While the American media slept, Canada voted; a look at the victory of the Tories and the strong results by the NDP
Canadians went to the polls yesterday – not that you would know it here in the U.S., as very few media outlets bothered to even mention it, let alone report on the results. And those results were interesting, indeed.
The main headline is that Stephen Harper, the head of the Conservative Party, will remain as prime minister after the party swept into the majority yesterday with 167 seats. This new majority will mean that for the next few years Canada will be moving to the right.
But much of the news in the Canadian news media is around the strong showing by the New Democratic Party (NDP) which jumped up from its traditional third place finish to end up second with 102 seats. The Liberals, on the other hand, were trounced, retaining only 34 seats in Parliament. As a result Michael Ignatieff has resigned as leader of the Liberal Party saying the “only thing Canadians like less than a loser is a sore loser.”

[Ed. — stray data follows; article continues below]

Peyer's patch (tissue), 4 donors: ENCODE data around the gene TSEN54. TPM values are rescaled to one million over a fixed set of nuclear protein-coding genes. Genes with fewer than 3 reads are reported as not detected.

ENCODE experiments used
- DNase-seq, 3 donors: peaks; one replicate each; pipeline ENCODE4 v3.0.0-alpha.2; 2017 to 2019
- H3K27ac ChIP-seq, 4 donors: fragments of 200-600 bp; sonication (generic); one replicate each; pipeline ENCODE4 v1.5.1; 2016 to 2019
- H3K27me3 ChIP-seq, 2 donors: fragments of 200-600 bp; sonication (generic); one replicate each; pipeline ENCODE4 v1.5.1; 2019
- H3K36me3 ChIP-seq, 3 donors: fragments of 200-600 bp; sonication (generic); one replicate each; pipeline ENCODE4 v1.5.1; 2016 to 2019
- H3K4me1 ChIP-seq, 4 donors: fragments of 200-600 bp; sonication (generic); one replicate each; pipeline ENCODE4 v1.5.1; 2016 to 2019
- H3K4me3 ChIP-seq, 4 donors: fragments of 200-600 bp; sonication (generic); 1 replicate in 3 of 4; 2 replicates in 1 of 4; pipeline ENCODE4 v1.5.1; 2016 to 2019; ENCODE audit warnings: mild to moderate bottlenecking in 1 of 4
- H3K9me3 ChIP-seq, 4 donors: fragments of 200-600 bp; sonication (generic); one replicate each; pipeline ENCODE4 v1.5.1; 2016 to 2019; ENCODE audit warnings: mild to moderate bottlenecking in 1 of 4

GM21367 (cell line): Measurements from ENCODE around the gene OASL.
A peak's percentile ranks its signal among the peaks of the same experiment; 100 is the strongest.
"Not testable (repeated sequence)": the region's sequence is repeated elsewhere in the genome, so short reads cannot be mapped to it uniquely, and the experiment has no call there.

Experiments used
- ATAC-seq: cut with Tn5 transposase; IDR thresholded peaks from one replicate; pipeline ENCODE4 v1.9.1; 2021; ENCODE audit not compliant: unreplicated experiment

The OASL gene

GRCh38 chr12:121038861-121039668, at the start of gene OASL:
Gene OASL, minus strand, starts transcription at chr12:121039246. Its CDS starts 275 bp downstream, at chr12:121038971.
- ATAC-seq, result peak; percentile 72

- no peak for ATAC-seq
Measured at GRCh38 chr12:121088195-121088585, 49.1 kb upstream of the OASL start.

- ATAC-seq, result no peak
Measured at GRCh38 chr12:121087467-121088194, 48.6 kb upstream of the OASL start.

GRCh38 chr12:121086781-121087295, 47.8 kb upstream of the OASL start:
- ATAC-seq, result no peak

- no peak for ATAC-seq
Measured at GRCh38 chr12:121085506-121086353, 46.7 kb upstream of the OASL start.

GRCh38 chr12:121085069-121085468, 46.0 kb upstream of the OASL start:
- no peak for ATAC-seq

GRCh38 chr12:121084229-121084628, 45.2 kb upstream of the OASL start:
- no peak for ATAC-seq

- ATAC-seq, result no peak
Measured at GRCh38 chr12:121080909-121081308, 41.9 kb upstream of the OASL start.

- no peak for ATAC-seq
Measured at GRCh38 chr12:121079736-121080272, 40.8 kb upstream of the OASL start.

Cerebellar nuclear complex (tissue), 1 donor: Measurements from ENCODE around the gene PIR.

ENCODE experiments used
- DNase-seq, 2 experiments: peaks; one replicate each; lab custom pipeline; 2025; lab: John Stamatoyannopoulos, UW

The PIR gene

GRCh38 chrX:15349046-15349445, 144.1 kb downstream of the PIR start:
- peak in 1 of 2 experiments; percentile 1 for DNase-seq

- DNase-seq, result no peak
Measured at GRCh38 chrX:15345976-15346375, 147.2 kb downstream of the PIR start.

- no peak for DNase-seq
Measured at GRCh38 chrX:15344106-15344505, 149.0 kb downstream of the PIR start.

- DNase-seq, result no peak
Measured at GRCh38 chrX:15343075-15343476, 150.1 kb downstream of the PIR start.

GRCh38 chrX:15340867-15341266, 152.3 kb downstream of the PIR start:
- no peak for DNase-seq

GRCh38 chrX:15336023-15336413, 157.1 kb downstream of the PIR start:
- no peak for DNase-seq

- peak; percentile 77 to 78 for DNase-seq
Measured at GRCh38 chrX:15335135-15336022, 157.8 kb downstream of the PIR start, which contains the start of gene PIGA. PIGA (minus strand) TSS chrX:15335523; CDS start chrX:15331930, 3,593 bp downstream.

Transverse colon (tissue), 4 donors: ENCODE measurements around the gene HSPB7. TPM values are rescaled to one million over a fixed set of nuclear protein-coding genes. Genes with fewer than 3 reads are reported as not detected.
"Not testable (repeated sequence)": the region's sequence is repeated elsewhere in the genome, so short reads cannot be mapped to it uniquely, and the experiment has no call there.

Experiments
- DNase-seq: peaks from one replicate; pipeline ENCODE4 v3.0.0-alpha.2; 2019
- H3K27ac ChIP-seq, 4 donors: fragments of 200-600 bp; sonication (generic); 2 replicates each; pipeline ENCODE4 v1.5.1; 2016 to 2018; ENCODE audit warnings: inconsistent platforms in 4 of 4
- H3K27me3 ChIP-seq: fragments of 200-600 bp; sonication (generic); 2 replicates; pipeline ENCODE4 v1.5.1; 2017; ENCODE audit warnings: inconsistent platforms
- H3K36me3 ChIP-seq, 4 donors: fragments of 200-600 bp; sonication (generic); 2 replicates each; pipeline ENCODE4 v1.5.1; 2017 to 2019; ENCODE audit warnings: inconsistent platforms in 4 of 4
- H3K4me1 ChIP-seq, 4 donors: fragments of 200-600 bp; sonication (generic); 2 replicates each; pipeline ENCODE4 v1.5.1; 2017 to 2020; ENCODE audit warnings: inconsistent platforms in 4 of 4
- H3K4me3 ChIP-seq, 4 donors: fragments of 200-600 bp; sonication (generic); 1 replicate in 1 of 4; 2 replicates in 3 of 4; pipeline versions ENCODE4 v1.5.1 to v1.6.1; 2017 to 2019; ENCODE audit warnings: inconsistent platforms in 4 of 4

But the Liberals were not the only losers yesterday as the Bloc Québécois, the separatist party of French-speaking Quebec, only were able to retain four seats as many Quebeckers voted for the NDP in an attempt to hold off a Conservative majority. Party leader Gilles Duceppe has also resigned, as a result.
Ironically, there are those who think that the prospects for a separate Quebec may have just increased. With the Tories now no longer needing partners to pass legislation, the prospects of more rights-wing governance may push the French part of the country further away.
“We will implement what we laid out in the budget, our plan for jobs and growth without raising taxes,” Harper said last night, sounding very much like a Republican. High on the Conservative agenda are bills to toughen crime laws, more foreign ownership of businesses, and looser firearms regulation.